Former Puerto Rico Governor Luis Fortuño recently wrote an article for The Hill reminding readers that “Puerto Rico has voted for statehood…twice.”
Does Puerto Rico want statehood?
First he called out Aníbal Acevedo Vilá, who claimed in an opinion piece at The Hill that the people of Puerto Rico don’t want statehood. In fact, Puerto Rico voters have chosen statehood twice, in 2012 and 2017.
“The real reason Mr. Acevedo Vilá is speaking out against statehood is because his party’s preferred ‘enhanced commonwealth’ plan – a fairy-tale status that exempts the residents of Puerto Rico from the federal income tax, while providing them with access to all federal programs and a new federal subsidy – was not on the ballot,” Fortuño explained. “His party continues to shout that the votes have been ‘rigged’ because this option wasn’t included. However, it was excluded for good reason: over the past 20 years, both the White House and Department of Justice have declared it to be unconstitutional.”
The 2017 plebiscite presented voters with all the choices that are viable under the U.S. Constitution.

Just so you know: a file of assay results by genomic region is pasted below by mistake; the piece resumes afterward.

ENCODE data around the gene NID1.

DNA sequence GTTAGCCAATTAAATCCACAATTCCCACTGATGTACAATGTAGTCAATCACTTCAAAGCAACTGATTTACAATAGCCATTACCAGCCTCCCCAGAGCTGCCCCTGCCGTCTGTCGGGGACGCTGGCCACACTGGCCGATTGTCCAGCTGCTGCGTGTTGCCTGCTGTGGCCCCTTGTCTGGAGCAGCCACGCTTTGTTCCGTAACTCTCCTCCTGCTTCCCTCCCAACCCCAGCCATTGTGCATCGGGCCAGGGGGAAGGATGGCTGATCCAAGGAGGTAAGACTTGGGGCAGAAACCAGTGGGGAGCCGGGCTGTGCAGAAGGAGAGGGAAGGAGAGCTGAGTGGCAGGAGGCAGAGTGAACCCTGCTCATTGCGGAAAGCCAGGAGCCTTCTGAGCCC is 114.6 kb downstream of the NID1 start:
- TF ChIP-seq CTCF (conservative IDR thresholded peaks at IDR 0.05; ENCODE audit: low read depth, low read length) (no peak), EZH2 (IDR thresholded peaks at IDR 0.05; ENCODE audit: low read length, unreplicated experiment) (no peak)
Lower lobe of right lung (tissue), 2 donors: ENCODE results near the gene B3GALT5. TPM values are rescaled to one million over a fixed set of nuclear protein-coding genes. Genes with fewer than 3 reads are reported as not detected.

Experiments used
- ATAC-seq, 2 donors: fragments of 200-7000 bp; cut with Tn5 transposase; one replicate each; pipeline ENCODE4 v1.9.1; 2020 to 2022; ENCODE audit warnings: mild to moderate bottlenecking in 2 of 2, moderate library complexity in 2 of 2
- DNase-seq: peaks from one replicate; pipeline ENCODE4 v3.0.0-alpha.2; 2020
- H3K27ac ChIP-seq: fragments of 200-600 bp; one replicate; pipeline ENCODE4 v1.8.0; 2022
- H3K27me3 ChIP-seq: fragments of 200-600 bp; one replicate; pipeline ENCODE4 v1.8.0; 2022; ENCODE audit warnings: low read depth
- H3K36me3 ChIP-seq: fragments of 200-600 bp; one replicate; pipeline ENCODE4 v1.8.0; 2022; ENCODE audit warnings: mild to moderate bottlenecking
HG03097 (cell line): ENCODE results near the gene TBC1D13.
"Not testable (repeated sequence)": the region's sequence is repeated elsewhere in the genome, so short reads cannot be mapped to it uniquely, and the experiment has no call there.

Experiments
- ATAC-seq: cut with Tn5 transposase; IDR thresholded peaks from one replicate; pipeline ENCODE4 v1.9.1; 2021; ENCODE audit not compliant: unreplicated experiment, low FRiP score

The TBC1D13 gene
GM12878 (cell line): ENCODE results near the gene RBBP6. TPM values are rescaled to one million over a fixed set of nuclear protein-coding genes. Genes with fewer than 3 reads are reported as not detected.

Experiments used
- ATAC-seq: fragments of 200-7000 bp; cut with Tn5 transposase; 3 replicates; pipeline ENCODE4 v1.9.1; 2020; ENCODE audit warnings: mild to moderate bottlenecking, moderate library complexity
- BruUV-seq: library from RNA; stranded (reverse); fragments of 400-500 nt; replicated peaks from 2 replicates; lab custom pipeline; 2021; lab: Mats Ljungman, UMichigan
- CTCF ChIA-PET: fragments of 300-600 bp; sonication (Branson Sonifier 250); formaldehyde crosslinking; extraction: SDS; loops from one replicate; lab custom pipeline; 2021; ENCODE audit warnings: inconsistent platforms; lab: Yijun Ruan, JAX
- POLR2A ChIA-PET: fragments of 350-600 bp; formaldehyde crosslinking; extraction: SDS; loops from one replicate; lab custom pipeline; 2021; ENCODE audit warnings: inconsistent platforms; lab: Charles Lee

Fortuño pointed out that Acevedo Vila’s party was in power in Puerto Rico from 2013 to 2016, and never held a referendum. Polls showed that statehood would win, even with the “enhanced commonwealth” option on the ballot. So, while then Governor Garcia Padilla promised to hold a referendum during his incumbency, he failed to do so.
“Most of Puerto Rico’s sons and daughters have already attained the responsibilities and benefits of statehood by relocating to one of the 50 states,” Fortuño said, “with greater numbers moving every year.”
Fortuño then responded to claims that statehood would not be good for Puerto Rico economically. Seeing Puerto Rico in a debt crisis, with a level of poverty and joblessness far higher than that of any state, it is hard to imagine how anyone could argue for continued territory status as a good economic decision.
“Hawaii and Alaska, the most recent territories to become states, averaged double-digit economic growth for more than a decade after admission,” Fortuño reminded readers. “In the face of staggering hurricane recovery costs and debt restructuring, the U.S. citizens of Puerto Rico need the pro-growth solution: statehood.”